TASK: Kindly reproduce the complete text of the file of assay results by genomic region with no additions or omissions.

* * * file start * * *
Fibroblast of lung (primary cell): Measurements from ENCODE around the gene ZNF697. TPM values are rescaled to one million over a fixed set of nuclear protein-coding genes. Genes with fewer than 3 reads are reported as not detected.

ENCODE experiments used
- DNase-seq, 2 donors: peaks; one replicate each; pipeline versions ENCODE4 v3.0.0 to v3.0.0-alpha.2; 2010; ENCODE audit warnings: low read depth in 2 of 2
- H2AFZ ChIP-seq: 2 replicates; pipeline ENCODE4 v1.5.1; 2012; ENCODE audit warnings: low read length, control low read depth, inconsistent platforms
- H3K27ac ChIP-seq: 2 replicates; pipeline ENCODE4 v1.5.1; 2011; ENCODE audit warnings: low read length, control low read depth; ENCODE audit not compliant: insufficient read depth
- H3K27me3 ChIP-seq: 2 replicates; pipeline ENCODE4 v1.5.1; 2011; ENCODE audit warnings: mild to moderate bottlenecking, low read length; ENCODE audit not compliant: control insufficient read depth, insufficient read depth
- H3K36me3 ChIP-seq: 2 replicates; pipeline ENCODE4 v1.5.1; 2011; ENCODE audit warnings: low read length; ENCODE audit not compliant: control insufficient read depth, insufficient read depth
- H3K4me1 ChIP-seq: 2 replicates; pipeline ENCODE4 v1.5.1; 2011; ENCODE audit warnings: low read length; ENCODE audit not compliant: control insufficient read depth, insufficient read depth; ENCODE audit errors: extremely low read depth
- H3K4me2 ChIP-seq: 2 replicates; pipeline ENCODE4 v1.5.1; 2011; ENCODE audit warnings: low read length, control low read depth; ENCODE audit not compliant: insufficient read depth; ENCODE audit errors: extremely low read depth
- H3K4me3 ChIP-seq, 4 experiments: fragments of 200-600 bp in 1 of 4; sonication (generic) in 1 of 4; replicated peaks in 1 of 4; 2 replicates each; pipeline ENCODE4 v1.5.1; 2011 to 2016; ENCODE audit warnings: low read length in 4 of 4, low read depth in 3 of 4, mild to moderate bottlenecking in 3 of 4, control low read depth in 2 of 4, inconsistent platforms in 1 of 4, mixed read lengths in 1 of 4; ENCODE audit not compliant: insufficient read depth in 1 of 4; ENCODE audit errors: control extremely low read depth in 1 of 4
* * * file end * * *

Fibroblast of lung (primary cell): Measurements from ENCODE around the gene ZNF697. TPM values are rescaled to one million over a fixed set of nuclear protein-coding genes. Genes with fewer than 3 reads are reported as not detected.

ENCODE experiments used
- DNase-seq, 2 donors: peaks; one replicate each; pipeline versions ENCODE4 v3.0.0 to v3.0.0-alpha.2; 2010; ENCODE audit warnings: low read depth in 2 of 2
- H2AFZ ChIP-seq: 2 replicates; pipeline ENCODE4 v1.5.1; 2012; ENCODE audit warnings: low read length, control low read depth, inconsistent platforms
- H3K27ac ChIP-seq: 2 replicates; pipeline ENCODE4 v1.5.1; 2011; ENCODE audit warnings: low read length, control low read depth; ENCODE audit not compliant: insufficient read depth
- H3K27me3 ChIP-seq: 2 replicates; pipeline ENCODE4 v1.5.1; 2011; ENCODE audit warnings: mild to moderate bottlenecking, low read length; ENCODE audit not compliant: control insufficient read depth, insufficient read depth
- H3K36me3 ChIP-seq: 2 replicates; pipeline ENCODE4 v1.5.1; 2011; ENCODE audit warnings: low read length; ENCODE audit not compliant: control insufficient read depth, insufficient read depth
- H3K4me1 ChIP-seq: 2 replicates; pipeline ENCODE4 v1.5.1; 2011; ENCODE audit warnings: low read length; ENCODE audit not compliant: control insufficient read depth, insufficient read depth; ENCODE audit errors: extremely low read depth
- H3K4me2 ChIP-seq: 2 replicates; pipeline ENCODE4 v1.5.1; 2011; ENCODE audit warnings: low read length, control low read depth; ENCODE audit not compliant: insufficient read depth; ENCODE audit errors: extremely low read depth
- H3K4me3 ChIP-seq, 4 experiments: fragments of 200-600 bp in 1 of 4; sonication (generic) in 1 of 4; replicated peaks in 1 of 4; 2 replicates each; pipeline ENCODE4 v1.5.1; 2011 to 2016; ENCODE audit warnings: low read length in 4 of 4, low read depth in 3 of 4, mild to moderate bottlenecking in 3 of 4, control low read depth in 2 of 4, inconsistent platforms in 1 of 4, mixed read lengths in 1 of 4; ENCODE audit not compliant: insufficient read depth in 1 of 4; ENCODE audit errors: control extremely low read depth in 1 of 4